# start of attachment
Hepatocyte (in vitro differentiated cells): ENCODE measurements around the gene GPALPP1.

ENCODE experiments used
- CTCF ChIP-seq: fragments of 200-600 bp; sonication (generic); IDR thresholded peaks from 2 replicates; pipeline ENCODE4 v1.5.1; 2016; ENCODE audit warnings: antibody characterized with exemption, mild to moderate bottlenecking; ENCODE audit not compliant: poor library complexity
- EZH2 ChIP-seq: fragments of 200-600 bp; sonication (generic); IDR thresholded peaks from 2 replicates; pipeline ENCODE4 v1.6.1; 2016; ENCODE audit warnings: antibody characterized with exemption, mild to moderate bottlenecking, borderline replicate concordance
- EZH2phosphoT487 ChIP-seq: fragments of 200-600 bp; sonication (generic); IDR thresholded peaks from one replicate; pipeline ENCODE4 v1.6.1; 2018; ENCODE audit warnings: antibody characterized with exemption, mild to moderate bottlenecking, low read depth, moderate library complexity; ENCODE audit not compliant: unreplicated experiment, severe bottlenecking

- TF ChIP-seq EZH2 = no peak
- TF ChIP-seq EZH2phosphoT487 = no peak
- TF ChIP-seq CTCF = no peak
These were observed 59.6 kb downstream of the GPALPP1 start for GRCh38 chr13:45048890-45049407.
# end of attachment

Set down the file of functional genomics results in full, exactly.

Hepatocyte (in vitro differentiated cells): ENCODE measurements around the gene GPALPP1.

ENCODE experiments used
- CTCF ChIP-seq: fragments of 200-600 bp; sonication (generic); IDR thresholded peaks from 2 replicates; pipeline ENCODE4 v1.5.1; 2016; ENCODE audit warnings: antibody characterized with exemption, mild to moderate bottlenecking; ENCODE audit not compliant: poor library complexity
- EZH2 ChIP-seq: fragments of 200-600 bp; sonication (generic); IDR thresholded peaks from 2 replicates; pipeline ENCODE4 v1.6.1; 2016; ENCODE audit warnings: antibody characterized with exemption, mild to moderate bottlenecking, borderline replicate concordance
- EZH2phosphoT487 ChIP-seq: fragments of 200-600 bp; sonication (generic); IDR thresholded peaks from one replicate; pipeline ENCODE4 v1.6.1; 2018; ENCODE audit warnings: antibody characterized with exemption, mild to moderate bottlenecking, low read depth, moderate library complexity; ENCODE audit not compliant: unreplicated experiment, severe bottlenecking

- TF ChIP-seq EZH2 = no peak
- TF ChIP-seq EZH2phosphoT487 = no peak
- TF ChIP-seq CTCF = no peak
These were observed 59.6 kb downstream of the GPALPP1 start for GRCh38 chr13:45048890-45049407.